By Michael Sicinski
Hur Jin-ho made his reputation on a handful of romantic dramas that were distinguished by their light touch and quiet rigour. It would be easy to complain about how leaden and overdetermined A Normal Family is in comparison to Christmas in August (1998) or One Fine Spring Day (2001), but let’s be honest. When’s the last time any of us even thought about those films? By contrast, A Normal Family is the sort of upper-middlebrow entry guaranteed to garner attention, and probably destined for an English-language remake. Someone like Jim Sheridan or Sam Mendes could knock this off in his sleep, and we would find it in the lower reaches of Oscar prognosticator lists until it dropped off the map altogether.
Irony alert: you may be surprised to learn that the clan at the centre of A Normal Family are not normal at all. There are two brothers, you see. Jae-gyu (Jang Dong-gun) is an upstanding paediatrician. Jae-wan (Sul Kyung-gu) is a high-power lawyer with dubious morals. When their respective kids meet up one night and indulge in a bit of the old ultraviolence, the family is forced to make some difficult choices. Will the doctor and his wife, both Peace Corps liberals, turn out to have a mercenary streak? Will the unscrupulous lawyer and his young, attractive second wife ironically end up as beacons of moral virtue? As Mark E. Smith put it, have a bleedin’ guess. The film is punctuated by three deeply uncomfortable family dinners, and Hur coaxes suitable slow-burns from a solid cast. Sadly, everything in between is bluster and nonsense, betraying a not-so-sublte conservatism. Kids today, with their smartphones and YouTube and beer pong! What is the world coming to?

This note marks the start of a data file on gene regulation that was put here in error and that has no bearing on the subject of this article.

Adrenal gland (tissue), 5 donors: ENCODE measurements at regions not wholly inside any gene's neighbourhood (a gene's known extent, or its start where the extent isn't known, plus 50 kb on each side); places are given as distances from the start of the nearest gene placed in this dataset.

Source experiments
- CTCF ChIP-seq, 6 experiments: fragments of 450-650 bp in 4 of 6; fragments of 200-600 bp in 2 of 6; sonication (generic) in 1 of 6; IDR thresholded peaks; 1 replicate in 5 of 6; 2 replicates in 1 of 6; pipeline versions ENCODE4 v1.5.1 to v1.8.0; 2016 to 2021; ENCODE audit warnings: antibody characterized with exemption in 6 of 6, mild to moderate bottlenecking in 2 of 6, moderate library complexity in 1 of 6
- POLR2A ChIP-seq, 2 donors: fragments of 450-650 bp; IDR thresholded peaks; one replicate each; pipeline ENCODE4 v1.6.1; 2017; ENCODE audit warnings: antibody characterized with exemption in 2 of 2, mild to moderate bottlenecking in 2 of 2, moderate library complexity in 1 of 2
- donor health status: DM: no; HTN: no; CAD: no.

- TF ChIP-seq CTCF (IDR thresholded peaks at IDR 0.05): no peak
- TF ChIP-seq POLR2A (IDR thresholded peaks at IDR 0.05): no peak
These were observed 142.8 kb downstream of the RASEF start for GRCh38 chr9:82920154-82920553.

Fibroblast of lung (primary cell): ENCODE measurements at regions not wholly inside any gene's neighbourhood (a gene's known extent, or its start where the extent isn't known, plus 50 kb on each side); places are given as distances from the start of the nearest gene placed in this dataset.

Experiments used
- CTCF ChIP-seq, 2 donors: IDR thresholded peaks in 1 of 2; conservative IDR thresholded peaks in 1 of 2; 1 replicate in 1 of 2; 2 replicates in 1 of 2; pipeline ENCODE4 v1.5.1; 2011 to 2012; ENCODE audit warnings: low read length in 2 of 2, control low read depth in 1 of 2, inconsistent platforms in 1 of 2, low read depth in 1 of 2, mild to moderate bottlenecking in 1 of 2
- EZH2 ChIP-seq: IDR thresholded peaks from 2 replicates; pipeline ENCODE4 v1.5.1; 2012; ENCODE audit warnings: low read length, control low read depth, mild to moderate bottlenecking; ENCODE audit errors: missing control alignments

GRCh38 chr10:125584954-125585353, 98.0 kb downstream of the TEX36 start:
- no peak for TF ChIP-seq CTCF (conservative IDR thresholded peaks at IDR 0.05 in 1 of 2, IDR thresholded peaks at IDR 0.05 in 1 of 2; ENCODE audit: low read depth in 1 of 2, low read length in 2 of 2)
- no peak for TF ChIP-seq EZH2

To be fair, A Normal Family is never less than diverting. Hur’s sure-footed direction, and crisp, well-appointed cinematography by Go Rak-sun go a long way to put the material over, but there’s no avoiding just how self-satisfied that material is. This is an adaptation of Herman Koch’s novel The Dinner, and the script is certainly “literary,” in the sense that human behaviour or basic common sense are sacrificed in favour of clever reversals of fortune, 180-degree personality shifts, and a thematic rhyme between the beginning and the end. The Dinner is the graduate MFA workshop model of good writing, offering the impression that plot details have all been graphed, down to the nearest degree and minute. That the film is even slightly more believable is all to Hur’s credit, which just makes me want to go back and watch April Snow (2005) again.